To see a brief summary of a country's WiFi rules in the box below, put your mouse inside the country's borders on the map at left.
For more detailed information about radio regulation in a particular country, click on the country in the map or use the "Country pages" selector in the left column.
"Egypt to Lead a Taskforce for Studying Internet Broadband," National Telecom Regulatory Authority of Egypt press release, 28 May 2009: "AREGNET [The Arab Regulators Network] assigned NTRA to lead a taskforce to study broadband internet and figure out how to spread it on wider scale among the Arab citizens. The teamwork will look into the Wi-Fi, Wi-Max and UMTS technologies, their frequency spectrum and the means to set prices for such services. The TRAs of Saudi Arabia, Oman, Emirates, Jordan, Tunisia, Bahrain, Algeria, Morocco, Sudan and Libya joined the taskforce..."
"Deregulation payback," by Sarah Gain, ITP Net, 26 May 2005, on the boost to individual Middle Eastern economies from telecom reform and deregulation.
"Surge in demand for wireless technology predicted," by Tom Daly, ITP.net, 23 May 2007: "Wireless technology will make a big impact on the oil and gas industry in the next five years, according to... Leif Eriksen, director of the energy and utilities industry solutions group at Symbol Technologies, recently acquired by Motorola... 'Today, the penetration of wireless in the oil and gas industry worldwide is less than 10%,' he said... 'BP was one of the first to adopt wireless in their refineries and offshore rigs, and even BP has less than 20-25% deployment. At this point there is still a lot of room for growth. I would say that five years from now, wireless technology will be widely deployed in the oil and gas industry in all sorts of forms - not just through wifi or wireless LAN but also through things like RFID (radio frequency identification) and wireless sensor networks,' Eriksen added..."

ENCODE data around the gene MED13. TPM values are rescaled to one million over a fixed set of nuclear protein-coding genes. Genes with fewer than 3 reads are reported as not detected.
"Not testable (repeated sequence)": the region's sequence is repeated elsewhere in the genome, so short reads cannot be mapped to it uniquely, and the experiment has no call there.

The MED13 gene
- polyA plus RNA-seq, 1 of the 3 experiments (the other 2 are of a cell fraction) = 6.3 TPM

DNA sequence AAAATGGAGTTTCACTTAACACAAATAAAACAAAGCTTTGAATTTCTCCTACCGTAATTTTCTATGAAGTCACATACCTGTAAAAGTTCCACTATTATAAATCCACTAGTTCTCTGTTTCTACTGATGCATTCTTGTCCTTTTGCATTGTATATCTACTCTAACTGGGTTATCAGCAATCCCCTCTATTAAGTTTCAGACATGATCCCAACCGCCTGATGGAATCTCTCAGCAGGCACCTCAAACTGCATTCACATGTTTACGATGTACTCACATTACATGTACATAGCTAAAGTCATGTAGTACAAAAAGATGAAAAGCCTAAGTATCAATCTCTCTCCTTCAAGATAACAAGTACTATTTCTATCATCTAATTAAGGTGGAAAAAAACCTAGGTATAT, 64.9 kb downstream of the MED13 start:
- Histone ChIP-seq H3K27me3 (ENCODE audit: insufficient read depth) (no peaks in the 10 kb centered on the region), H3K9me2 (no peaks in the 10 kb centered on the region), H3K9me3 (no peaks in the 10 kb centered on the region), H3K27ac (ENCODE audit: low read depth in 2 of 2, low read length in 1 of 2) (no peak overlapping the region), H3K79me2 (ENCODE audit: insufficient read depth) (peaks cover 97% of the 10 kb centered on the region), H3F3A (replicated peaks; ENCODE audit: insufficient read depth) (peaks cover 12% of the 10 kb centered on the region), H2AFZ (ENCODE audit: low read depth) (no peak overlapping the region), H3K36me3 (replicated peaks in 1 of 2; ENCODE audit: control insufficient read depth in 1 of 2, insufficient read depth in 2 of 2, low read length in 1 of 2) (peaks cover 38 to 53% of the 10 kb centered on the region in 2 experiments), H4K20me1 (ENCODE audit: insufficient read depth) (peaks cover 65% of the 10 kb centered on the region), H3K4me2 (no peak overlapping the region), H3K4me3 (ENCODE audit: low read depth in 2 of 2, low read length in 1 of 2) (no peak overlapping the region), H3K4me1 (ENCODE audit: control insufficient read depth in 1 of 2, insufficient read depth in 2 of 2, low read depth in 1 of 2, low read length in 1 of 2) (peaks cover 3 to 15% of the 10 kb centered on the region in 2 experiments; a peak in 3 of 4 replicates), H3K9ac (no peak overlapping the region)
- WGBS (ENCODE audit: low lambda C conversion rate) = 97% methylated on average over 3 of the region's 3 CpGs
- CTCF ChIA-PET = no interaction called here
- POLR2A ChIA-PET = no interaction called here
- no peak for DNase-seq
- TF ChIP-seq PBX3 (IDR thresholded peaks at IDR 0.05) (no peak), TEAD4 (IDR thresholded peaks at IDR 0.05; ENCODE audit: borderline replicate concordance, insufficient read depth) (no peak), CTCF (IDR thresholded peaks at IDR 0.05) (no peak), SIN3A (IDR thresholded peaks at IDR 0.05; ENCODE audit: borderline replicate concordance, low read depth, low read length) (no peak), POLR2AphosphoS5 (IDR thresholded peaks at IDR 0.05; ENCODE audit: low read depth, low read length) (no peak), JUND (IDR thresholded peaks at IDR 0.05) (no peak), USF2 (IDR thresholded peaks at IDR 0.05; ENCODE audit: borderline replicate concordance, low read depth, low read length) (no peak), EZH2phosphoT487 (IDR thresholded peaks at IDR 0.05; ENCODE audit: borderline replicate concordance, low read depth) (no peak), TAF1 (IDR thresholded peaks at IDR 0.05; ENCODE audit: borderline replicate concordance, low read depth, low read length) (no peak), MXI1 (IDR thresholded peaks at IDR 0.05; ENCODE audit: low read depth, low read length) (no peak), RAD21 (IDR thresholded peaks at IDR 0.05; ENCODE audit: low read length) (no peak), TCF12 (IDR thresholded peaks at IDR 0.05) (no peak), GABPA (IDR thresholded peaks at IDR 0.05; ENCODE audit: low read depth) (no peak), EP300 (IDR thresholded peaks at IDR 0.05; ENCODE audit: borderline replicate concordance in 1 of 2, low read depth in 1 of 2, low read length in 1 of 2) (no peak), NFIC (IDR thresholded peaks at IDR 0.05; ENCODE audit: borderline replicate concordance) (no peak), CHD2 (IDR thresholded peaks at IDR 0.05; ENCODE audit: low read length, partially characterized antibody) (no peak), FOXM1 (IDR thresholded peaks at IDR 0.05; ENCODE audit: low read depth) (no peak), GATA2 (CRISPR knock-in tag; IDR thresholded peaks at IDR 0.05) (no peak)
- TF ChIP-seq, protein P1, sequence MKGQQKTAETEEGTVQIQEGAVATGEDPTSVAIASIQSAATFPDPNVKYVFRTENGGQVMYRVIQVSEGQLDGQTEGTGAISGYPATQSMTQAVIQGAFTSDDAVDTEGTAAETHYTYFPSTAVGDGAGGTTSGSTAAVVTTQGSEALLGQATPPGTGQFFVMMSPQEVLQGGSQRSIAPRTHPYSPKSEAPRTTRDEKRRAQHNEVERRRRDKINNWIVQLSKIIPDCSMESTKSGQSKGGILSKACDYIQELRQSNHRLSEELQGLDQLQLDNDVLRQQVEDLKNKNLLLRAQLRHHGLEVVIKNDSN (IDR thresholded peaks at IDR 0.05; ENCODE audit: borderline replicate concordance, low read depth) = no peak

"GCC to have 1000 hotspots by 2006," by Maddy Reddy, ITP Technology, 25 October 2004: "The evolving Wireless Fidelity (Wi-Fi) WLAN technology that allows high-speed wireless internet through access points called hotspots at public places is gathering momentum in the Gulf region. The GCC is projected to have over 1,000 hot spots by the end of 2006, with a total number of 250,000 users, in other words an average of 250 users per hotspot..."
"'There are still no detailed regulations specific to WiMAX in Arab countries. Some Arab countries, however, have specified the type of license that needs to be obtained to provide WiMAX service. For example, in Algeria, the company should have a VOIP authorization and regulator has specified the 3.5 GHz band for WiMAX, while in Jordan, the company should have an individual license needed to use the frequency (a scare resource).' Ms. Serene Zawaydeh, a consultant at Arab Advisors Group wrote in the report" WiMAX in the Arab World: Current status and regulations The report covers Algeria, Bahrain, Egypt, Iraq, Jordan, Kuwait, Lebanon, Libya, Morocco, Oman, Palestine, Qatar, Saudi Arabia, Sudan, Syria, Tunisia, UAE, and Yemen. ---"Algeria Becomes the Arab World's WiMAX pioneer,"Cellular News, 21 April 2006.
"Jordan has the most Competitive Arab Cellular Market - report,"Cellular News, 26 September 2005: "...Lebanon, Oman and Libya had the least privatized telecom markets, with 100% government share (ownership) of telecom revenues. The three countries also scored in the bottom half of the [Arab Advisors Group's] Cellular Competition Intensity Index. The most privatized markets were Palestine (with 0% government proportionate share of revenues), followed by Jordan (23% government share), Sudan (27%), Bahrain (34%), Yemen (39%), Syria (40%), Algeria (41%), Kuwait (45%), Egypt (47%), Morocco (55%), Qatar (55%), UAE (60%), Saudi Arabia (70%) and Tunisia (80%)..."
"Middle East RFID Association Gets Ready for Business," by Rhea Wessel, RFID Journal, 22 May 2009: "Companies that use or sell RFID technology in the Middle East, as well as academic organizations in that region, have formed a group designed to promote the use of radio frequency identification. The group is focusing its work on helping Middle Eastern governments create and implement policies and regulations, such as frequency dedication, for RFID. The Qatar-based organization, known as the Middle East RFID Association, was founded in late 2008 and will be officially launched in the middle of this year..."